Glamour in Glass by Mary Robinette Kowal

I’m not gonna lie – after this week’s episode of Game of Thrones, I was so mad at the shoddy writing that in order to get to sleep, I needed to read something that I knew was going to be good, something I knew I would enjoy. Perhaps something more rooted in reality than GoT, but still fantasy, and with more and better female characters, but still with a good amount of action. I knew that the next installment of the Glamourist Histories series by Mary Robinette Kowal would not let me down. And it sure as hell didn’t.

This book follows the now-married life of Jane and Vincent, two remarkably talented glamourists. The book splits time between their domestic life, their work as artists, and the impending threat of invasion by the dreaded Napoleon. Indeed, Glamour in Glass sees the pair visiting the continent, Belgium specifically, just before Napoleon’s invasion after escaping his exile in Elba. Now, I’ll be straight with you – the Napoleonic wars are an era of history where my knowledge is lacking. And they’re never really addressed in Austen’s work – the ever-present soldiers (many of them dashing scoundrels who serve as antagonists) are a feature, and their tours on the continent are mentioned, but I don’t know that more information than that is ever really given.

I didn’t think it was possible that I would enjoy this book more than the first installment in the series. And then I did. It deals with a lot of themes that weren’t present in Shades of Milk and Honey that are my personal weak points in fiction – women who are passionate about practicing their craft; women being respected in their fields of expertise; domestic issues like marriage troubles and trusting your partner and miscarriage that are dealt with both frankly and sensitively, and from a woman’s perspective. In this regard, I found it very much similar to Marie Brennan’s Lady Isabella Trent Memoirs, in the best possible way – I very much love both series, and I think fans of one would enjoy the other.

Issues like failing marriages (or at least the dreadful fear that your marriage is failing), dealing with the loss of a child, the fear of inadequacy in your relationship – I don’t want to say that these things don’t exist in fantasy novels; they certainly do. But more often than not, they’re presented from a male point of view, whether it’s the author or the POV character or both. Especially with the first two issues, I am far, far more interested in a woman’s POV, and this book provides it. Jane is, at times, so intensely relatable that it hurts. There’s a point in the book where she becomes unable to weave glamours anymore, and there’s a bit that reads, “but – and this was where Jane nearly came undone – but she had nothing else to set her apart. … Her doubt in her own merits, the utter disbelief that any man could find her of interest, came back with full force.” Um. Same.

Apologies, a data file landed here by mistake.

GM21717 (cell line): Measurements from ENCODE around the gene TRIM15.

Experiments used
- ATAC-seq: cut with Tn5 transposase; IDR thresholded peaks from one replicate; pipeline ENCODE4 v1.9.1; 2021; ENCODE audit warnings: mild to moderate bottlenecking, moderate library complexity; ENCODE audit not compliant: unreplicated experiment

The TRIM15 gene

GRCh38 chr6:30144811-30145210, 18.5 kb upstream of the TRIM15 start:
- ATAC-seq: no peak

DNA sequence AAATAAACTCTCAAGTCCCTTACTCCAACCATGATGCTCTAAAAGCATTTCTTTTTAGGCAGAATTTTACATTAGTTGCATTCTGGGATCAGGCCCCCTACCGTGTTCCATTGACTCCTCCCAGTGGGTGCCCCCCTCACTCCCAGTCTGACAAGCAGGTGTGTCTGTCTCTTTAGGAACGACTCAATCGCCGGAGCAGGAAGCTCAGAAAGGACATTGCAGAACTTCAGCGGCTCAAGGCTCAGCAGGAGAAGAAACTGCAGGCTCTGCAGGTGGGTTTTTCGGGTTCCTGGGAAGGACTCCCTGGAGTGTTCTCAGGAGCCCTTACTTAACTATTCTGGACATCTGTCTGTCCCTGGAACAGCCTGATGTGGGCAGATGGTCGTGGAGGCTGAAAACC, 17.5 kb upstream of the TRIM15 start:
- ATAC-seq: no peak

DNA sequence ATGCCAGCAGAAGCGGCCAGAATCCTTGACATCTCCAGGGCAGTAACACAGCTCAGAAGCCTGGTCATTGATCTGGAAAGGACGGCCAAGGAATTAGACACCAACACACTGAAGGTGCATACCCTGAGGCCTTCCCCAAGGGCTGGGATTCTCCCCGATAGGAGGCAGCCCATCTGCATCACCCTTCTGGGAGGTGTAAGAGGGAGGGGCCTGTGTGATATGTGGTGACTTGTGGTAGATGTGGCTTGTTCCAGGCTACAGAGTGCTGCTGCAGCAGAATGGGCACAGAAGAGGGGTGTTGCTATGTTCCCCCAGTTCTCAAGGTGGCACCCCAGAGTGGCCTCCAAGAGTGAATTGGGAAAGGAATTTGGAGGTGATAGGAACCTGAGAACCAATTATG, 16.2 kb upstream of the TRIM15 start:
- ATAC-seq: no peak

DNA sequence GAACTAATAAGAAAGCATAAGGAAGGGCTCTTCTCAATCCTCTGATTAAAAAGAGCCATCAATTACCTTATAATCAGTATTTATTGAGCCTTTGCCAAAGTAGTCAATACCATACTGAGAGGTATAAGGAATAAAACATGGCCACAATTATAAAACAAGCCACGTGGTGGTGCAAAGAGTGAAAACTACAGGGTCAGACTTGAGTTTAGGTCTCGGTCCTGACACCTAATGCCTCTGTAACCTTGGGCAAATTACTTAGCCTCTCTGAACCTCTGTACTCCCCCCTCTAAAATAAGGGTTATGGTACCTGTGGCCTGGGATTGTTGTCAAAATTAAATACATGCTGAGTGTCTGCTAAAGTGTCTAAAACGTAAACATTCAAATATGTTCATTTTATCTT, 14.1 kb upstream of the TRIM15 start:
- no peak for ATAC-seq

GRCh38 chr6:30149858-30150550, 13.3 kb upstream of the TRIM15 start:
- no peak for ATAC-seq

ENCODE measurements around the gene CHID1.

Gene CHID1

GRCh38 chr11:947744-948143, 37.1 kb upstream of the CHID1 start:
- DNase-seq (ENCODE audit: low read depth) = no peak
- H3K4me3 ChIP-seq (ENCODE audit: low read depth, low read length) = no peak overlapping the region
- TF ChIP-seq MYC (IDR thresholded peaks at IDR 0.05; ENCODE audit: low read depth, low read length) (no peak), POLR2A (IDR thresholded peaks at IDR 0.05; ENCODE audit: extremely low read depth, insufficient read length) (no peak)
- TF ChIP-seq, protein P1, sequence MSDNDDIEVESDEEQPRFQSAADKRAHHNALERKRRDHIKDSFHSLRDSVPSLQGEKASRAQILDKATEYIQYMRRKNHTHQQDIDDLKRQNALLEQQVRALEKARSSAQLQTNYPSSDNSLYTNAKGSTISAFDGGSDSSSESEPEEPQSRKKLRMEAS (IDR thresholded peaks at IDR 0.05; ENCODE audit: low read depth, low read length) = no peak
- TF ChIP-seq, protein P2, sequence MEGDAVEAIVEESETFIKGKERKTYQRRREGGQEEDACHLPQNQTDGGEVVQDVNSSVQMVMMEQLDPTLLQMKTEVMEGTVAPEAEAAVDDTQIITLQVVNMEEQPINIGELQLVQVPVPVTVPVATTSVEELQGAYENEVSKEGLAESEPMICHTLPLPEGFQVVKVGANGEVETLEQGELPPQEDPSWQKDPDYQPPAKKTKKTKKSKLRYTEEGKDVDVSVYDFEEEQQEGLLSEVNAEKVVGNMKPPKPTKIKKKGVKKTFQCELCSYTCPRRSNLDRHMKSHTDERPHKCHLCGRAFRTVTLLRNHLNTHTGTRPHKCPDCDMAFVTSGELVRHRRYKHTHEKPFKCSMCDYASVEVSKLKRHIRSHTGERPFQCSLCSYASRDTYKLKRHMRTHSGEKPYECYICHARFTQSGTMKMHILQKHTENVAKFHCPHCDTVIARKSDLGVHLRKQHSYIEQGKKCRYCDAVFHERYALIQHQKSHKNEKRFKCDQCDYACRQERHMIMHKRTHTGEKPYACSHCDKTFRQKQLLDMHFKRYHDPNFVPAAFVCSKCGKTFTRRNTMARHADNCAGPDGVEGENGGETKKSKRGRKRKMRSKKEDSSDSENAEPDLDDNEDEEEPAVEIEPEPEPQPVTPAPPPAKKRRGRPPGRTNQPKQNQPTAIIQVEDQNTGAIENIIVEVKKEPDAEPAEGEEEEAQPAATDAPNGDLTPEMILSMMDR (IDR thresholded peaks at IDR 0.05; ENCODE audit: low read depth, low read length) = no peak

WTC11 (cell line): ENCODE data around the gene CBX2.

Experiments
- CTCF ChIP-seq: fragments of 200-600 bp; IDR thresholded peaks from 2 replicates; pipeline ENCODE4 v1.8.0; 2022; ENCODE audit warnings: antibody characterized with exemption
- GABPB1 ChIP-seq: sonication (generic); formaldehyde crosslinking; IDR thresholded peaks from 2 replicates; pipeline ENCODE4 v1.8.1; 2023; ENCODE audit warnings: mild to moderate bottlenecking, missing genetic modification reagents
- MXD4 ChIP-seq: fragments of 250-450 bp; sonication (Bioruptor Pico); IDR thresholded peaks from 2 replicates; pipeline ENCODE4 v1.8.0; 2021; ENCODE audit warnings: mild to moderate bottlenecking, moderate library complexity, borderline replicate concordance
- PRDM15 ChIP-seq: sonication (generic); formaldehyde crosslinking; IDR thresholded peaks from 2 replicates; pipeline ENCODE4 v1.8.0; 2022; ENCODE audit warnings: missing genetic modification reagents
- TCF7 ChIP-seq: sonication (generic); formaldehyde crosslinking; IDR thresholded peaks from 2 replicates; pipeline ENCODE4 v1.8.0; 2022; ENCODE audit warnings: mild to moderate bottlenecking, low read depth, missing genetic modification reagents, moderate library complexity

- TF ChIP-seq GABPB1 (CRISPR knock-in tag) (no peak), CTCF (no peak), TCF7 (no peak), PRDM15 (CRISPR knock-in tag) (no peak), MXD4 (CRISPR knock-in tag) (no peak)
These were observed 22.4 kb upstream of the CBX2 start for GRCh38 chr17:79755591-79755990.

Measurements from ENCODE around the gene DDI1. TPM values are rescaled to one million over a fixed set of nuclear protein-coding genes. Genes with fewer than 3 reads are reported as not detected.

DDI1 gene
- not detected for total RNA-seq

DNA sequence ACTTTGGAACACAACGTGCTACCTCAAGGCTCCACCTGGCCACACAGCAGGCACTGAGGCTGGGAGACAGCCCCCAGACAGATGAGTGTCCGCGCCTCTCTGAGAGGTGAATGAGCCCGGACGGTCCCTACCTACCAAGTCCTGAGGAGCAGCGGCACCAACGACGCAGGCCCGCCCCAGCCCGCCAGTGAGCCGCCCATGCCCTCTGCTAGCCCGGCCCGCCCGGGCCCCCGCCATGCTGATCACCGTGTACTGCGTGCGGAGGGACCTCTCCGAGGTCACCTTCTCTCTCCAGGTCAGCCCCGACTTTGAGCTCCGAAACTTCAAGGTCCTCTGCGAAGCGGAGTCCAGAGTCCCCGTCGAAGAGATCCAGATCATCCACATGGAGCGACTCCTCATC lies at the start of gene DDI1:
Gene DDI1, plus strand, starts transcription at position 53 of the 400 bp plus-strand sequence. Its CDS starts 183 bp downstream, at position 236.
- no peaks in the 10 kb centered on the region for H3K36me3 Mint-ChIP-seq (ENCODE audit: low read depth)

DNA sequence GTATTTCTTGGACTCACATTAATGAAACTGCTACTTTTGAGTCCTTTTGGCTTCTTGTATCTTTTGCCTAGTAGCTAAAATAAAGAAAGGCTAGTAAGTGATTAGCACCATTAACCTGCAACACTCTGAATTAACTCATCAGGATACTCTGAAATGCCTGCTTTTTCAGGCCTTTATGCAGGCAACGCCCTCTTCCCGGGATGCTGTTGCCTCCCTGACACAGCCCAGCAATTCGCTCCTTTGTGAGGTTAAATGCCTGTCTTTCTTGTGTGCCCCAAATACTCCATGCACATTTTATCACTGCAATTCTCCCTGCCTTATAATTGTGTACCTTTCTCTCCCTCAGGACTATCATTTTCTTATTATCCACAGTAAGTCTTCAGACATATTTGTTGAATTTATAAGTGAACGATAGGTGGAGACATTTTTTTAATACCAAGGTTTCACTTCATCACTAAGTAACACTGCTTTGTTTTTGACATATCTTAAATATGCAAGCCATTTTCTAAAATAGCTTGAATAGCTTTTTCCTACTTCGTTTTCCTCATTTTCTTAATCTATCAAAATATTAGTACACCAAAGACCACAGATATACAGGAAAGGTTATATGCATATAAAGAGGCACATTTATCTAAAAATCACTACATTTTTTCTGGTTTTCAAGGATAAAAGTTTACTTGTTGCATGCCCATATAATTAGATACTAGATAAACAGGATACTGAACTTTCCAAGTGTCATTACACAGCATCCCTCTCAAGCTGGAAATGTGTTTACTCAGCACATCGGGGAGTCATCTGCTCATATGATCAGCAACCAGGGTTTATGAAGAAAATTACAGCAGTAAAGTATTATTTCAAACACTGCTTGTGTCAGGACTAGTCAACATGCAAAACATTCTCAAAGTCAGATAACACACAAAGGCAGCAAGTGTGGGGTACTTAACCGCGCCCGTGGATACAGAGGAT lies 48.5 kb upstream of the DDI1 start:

I love Jane’s dedication and perseverance with regards to glamour, even though she spends much of the book unable to continue using it (and when she finally does, it’s with tragic consequences). In this, she is both a scientist and an artist, in many ways. The use of glamour is primarily for decoration and amusement – she and Vincent weave the most elaborate, convincing, realistic glamours (including a beautiful scene of a dining room made to look like an underwater palace). But in their work to discover new methods, to clarify and improve their procedures, to understand the limits of possibility, both Jane and Vincent are truly scientific. I love this balance of sensibilities, and the different views of their discipline.

And of course, in a very real sense, this is a romance. It’s heavily inspired by Austen, so why shouldn’t it be? The relationship and love between Jane and Vincent has clearly developed with time (although only a few months have passed since the first book), although it is not the storybook perfect romance. They deal with several mundane issues – how will they raise their children? Do they even want children? How can they manage both being married and working very closely together? – and all of these issues are dealt with in the most beautifully unrealistic way I can imagine. They talk about them. They talk about them at length, maturely, and frequently. God, it’s a beautiful thing.

Now, I’d mentioned the action in the intro, something that Austen’s novels tend to lack and that Kowal’s do not. Where the first book includes a dramatic horseback shootout, this one includes Jane staging a daring and improbable rescue of her husband from where he is being beaten and held captive (man, fuck Napoleon). It’s fantastic. I love Jane. She’s a great protagonist – she retains many of the good qualities of the stately Regency era lady, while also being an excellent illusionist and extremely badass husband-rescuer.

Overall, this is a really great follow-up to an already-great first book. I’m hoping that the whole series shapes up to be this good, and I’m thinking it will. Also I’m really jealous that I didn’t have this idea first, to be honest.

Leave a Reply

This site uses Akismet to reduce spam. Learn how your comment data is processed.